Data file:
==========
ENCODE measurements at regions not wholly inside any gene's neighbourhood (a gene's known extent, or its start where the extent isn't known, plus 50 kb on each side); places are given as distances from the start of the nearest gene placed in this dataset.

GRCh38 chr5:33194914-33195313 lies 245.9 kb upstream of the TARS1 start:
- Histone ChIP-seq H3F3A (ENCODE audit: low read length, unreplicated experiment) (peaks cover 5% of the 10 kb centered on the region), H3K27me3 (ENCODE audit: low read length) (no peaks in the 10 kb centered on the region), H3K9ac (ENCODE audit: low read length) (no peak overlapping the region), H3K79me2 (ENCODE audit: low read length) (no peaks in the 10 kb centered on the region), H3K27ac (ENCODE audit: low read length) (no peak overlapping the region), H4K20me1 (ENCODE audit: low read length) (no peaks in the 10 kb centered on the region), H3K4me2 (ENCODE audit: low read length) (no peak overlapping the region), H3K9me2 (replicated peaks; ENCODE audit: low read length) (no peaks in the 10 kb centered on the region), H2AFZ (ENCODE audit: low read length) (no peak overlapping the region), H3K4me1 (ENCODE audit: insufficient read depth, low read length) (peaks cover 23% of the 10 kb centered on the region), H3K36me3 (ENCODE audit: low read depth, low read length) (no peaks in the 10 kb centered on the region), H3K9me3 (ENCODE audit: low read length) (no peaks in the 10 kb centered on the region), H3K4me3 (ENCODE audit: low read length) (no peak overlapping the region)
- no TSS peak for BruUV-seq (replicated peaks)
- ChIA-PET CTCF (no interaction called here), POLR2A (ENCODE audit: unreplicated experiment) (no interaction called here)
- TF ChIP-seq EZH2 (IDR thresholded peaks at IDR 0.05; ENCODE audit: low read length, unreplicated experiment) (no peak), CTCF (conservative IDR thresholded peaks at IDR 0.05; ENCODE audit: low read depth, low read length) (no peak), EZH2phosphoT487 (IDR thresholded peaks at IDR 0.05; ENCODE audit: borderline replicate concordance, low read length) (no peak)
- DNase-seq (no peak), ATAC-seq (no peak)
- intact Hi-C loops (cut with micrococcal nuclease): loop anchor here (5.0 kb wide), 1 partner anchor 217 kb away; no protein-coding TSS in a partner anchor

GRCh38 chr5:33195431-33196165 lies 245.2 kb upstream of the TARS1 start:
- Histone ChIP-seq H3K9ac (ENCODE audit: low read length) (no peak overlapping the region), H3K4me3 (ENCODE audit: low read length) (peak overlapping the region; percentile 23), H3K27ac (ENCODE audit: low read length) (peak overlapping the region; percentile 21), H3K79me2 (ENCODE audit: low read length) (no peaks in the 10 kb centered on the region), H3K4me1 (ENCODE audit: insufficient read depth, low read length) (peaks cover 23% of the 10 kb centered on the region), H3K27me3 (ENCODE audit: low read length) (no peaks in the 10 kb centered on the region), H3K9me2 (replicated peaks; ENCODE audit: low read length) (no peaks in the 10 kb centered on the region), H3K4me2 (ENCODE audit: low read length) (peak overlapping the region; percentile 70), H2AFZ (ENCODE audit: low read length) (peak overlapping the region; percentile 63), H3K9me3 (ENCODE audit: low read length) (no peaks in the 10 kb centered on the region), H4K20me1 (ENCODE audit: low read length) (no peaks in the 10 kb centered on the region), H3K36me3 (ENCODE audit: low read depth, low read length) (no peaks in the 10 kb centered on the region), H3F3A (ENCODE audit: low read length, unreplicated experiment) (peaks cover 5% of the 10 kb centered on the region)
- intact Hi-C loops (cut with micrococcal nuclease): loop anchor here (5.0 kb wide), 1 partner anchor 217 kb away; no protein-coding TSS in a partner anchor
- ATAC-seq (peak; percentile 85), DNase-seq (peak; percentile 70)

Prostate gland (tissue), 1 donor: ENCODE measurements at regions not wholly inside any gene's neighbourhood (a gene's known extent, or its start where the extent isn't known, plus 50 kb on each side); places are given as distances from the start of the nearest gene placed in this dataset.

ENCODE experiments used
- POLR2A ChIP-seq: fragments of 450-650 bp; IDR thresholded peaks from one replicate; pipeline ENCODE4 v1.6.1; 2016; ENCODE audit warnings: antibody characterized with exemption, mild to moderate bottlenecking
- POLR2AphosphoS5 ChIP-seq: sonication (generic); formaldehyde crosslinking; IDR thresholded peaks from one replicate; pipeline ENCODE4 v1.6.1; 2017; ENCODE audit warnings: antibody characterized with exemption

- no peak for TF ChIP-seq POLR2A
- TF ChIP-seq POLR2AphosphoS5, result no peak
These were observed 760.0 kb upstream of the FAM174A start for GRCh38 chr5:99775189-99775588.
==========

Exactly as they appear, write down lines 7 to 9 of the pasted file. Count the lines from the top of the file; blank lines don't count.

- DNase-seq (no peak), ATAC-seq (no peak)
- intact Hi-C loops (cut with micrococcal nuclease): loop anchor here (5.0 kb wide), 1 partner anchor 217 kb away; no protein-coding TSS in a partner anchor

GRCh38 chr5:33195431-33196165 lies 245.2 kb upstream of the TARS1 start: